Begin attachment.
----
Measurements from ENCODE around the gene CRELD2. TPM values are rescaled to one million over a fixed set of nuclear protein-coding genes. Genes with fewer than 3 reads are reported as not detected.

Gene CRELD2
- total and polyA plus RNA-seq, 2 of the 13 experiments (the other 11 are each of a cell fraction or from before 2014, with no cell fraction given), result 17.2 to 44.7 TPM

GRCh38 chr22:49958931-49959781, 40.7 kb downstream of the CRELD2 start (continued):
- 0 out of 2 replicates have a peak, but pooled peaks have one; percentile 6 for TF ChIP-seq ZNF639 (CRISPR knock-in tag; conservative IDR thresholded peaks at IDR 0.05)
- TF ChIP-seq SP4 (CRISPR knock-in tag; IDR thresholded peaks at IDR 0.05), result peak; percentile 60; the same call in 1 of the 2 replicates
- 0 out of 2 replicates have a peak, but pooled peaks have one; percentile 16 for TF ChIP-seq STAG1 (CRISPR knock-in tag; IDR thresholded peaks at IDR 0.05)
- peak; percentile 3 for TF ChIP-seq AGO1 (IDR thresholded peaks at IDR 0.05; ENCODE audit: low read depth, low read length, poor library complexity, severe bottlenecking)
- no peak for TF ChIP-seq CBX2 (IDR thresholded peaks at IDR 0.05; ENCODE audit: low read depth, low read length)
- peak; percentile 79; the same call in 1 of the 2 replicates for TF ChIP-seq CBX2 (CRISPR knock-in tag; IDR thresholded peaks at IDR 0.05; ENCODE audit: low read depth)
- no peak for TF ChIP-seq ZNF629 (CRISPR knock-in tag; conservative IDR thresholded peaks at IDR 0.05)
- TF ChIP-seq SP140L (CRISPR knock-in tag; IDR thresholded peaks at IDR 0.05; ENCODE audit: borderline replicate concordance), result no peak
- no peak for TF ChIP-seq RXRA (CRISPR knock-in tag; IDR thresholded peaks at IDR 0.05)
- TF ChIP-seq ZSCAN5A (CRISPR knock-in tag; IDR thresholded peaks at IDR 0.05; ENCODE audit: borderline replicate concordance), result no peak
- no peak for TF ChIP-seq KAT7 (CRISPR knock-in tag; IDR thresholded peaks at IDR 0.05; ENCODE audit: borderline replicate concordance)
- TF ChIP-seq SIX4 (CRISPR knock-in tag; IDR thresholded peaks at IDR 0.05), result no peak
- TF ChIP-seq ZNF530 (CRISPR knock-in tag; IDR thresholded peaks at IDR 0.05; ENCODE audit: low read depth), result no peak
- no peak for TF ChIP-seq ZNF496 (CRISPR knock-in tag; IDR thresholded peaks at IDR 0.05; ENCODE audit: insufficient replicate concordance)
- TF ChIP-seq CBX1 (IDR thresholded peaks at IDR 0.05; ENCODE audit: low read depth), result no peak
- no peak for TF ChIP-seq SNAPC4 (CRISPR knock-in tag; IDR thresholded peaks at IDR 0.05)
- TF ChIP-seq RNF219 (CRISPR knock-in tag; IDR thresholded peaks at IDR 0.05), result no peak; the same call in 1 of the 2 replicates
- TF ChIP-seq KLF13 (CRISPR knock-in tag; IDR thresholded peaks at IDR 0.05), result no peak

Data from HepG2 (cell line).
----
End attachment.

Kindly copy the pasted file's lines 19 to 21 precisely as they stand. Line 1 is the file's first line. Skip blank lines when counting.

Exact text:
- TF ChIP-seq CBX1 (IDR thresholded peaks at IDR 0.05; ENCODE audit: low read depth), result no peak
- no peak for TF ChIP-seq SNAPC4 (CRISPR knock-in tag; IDR thresholded peaks at IDR 0.05)
- TF ChIP-seq RNF219 (CRISPR knock-in tag; IDR thresholded peaks at IDR 0.05), result no peak; the same call in 1 of the 2 replicates